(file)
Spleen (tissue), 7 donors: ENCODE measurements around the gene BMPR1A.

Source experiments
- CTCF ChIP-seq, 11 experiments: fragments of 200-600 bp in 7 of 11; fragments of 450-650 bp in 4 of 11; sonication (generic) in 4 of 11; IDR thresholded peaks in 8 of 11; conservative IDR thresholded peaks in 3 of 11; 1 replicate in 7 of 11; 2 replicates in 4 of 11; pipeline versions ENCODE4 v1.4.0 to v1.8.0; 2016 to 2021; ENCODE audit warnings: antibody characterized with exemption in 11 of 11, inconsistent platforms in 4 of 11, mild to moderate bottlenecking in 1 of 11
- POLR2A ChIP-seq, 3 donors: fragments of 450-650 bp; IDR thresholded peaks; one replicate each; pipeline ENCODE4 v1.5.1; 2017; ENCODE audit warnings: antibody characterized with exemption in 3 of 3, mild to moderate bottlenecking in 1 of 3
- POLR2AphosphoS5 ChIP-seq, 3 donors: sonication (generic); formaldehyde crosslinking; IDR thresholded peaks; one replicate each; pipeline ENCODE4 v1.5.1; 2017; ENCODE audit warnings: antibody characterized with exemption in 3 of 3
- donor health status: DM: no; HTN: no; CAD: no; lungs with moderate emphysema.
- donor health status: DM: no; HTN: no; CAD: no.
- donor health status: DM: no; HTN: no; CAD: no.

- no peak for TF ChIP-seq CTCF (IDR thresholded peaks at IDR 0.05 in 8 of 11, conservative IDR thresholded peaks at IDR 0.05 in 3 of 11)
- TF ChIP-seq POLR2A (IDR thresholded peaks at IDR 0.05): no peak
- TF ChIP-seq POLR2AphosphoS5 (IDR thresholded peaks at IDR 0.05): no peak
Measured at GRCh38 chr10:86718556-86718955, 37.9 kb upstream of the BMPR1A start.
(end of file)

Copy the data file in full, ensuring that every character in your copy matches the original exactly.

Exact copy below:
Spleen (tissue), 7 donors: ENCODE measurements around the gene BMPR1A.

Source experiments
- CTCF ChIP-seq, 11 experiments: fragments of 200-600 bp in 7 of 11; fragments of 450-650 bp in 4 of 11; sonication (generic) in 4 of 11; IDR thresholded peaks in 8 of 11; conservative IDR thresholded peaks in 3 of 11; 1 replicate in 7 of 11; 2 replicates in 4 of 11; pipeline versions ENCODE4 v1.4.0 to v1.8.0; 2016 to 2021; ENCODE audit warnings: antibody characterized with exemption in 11 of 11, inconsistent platforms in 4 of 11, mild to moderate bottlenecking in 1 of 11
- POLR2A ChIP-seq, 3 donors: fragments of 450-650 bp; IDR thresholded peaks; one replicate each; pipeline ENCODE4 v1.5.1; 2017; ENCODE audit warnings: antibody characterized with exemption in 3 of 3, mild to moderate bottlenecking in 1 of 3
- POLR2AphosphoS5 ChIP-seq, 3 donors: sonication (generic); formaldehyde crosslinking; IDR thresholded peaks; one replicate each; pipeline ENCODE4 v1.5.1; 2017; ENCODE audit warnings: antibody characterized with exemption in 3 of 3
- donor health status: DM: no; HTN: no; CAD: no; lungs with moderate emphysema.
- donor health status: DM: no; HTN: no; CAD: no.
- donor health status: DM: no; HTN: no; CAD: no.

- no peak for TF ChIP-seq CTCF (IDR thresholded peaks at IDR 0.05 in 8 of 11, conservative IDR thresholded peaks at IDR 0.05 in 3 of 11)
- TF ChIP-seq POLR2A (IDR thresholded peaks at IDR 0.05): no peak
- TF ChIP-seq POLR2AphosphoS5 (IDR thresholded peaks at IDR 0.05): no peak
Measured at GRCh38 chr10:86718556-86718955, 37.9 kb upstream of the BMPR1A start.